“Traditionally, supranationals and governing bodies have been the main issuers in this market as they looked to raise funds for segments such as healthcare, employment and education,” commented Kenny Watson, co-manager of Liontrust Monthly Income Bond. “But we have also seen JP Morgan offer its inaugural social bond in recent months, designed to promote economic development by financing small businesses, affordable housing and projects promoting access to education and healthcare in low-moderate income areas.
“So far, the UK has lagged Europe in terms of issuance and what we have seen from charities and housing associations has typically been small and therefore illiquid. The social bond market is evolving in the UK, however, and there have been larger issues from housing associations such as Clarion Housing and Pearson more recently to fund educational learning.
“At present our funds have no exposure to social bonds, but if the market continues to evolve and the number of social bonds in issue increases, then, provided they meet our criteria, we would expect our exposure to increase over the next 12 to 18 months.”
Allianz Strategic Bond has no exposure either. Manager Mike Riddell said: “Social bonds are not an area that we focus on,” he said. “We are global macro top-down investors, and we invest across the main core areas. When we take credit/spread risk, which is where social bonds would potentially fit in, we very rarely buy many individual bonds, and generally prefer to take positions via indices. Our macro approach is all about getting the big picture global fixed income asset allocation decisions correct, where liquidity is always very important to us so that we change portfolio positions as our views evolve. Bottom- up research on generally illiquid social/project finance bonds are not really part of our investment remit.”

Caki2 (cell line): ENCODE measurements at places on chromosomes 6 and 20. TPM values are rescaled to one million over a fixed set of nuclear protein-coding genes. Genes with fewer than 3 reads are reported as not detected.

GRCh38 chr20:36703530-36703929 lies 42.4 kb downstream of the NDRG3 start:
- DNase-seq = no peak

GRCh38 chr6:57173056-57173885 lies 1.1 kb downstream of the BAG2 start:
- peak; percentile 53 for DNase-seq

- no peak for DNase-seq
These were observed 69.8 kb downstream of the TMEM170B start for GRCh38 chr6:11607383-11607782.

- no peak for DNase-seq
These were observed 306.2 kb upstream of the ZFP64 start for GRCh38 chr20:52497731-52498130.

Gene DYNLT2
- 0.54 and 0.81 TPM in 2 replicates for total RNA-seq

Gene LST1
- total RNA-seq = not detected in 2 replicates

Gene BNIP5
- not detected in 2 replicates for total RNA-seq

Johnathan Owen, part of team behind TwentyFour Corporate Bond fund, added: “None of our funds currently hold any social bonds but where their fundamentals and relative value appear favourable against other ESG related or conventional unlabelled bonds, we would have no underlying objection to holding them. Social bonds still make up a relatively small portion of overall ESG related issuance. However, this has increased significantly in the past year following pandemic related issuance, largely from governments and supranationals. Issuance from corporates remains very limited and will need to increase before social bonds are a common feature in bond portfolios like green bonds.
Jupiter’s fixed income team, which includes the manager of Jupiter Strategic Bond fund, are monitoring the asset class. “Social bonds are a fast-emerging sector of the bond market, but one that is still in its infancy,” they said. “However, given the rise in issuance seen in the green bond market over recent years then the expectation is that we will see social bonds take up an increasing portion of fixed income issuance, especially given the accelerated profile for ESG investments seen in 2021 so far.
“Good practice around ESG features is often, if not always, aligned with strong internal processes around all parts of any enterprise. The same analysis applies to the specific area around social bonds – any company that looks to benefit the local communities they operate in is very likely to have good practices in all facets of its day-to-day activities.”
*Source: Schroders, Moody’s Investor Service
**Source: Schroders, Bloomberg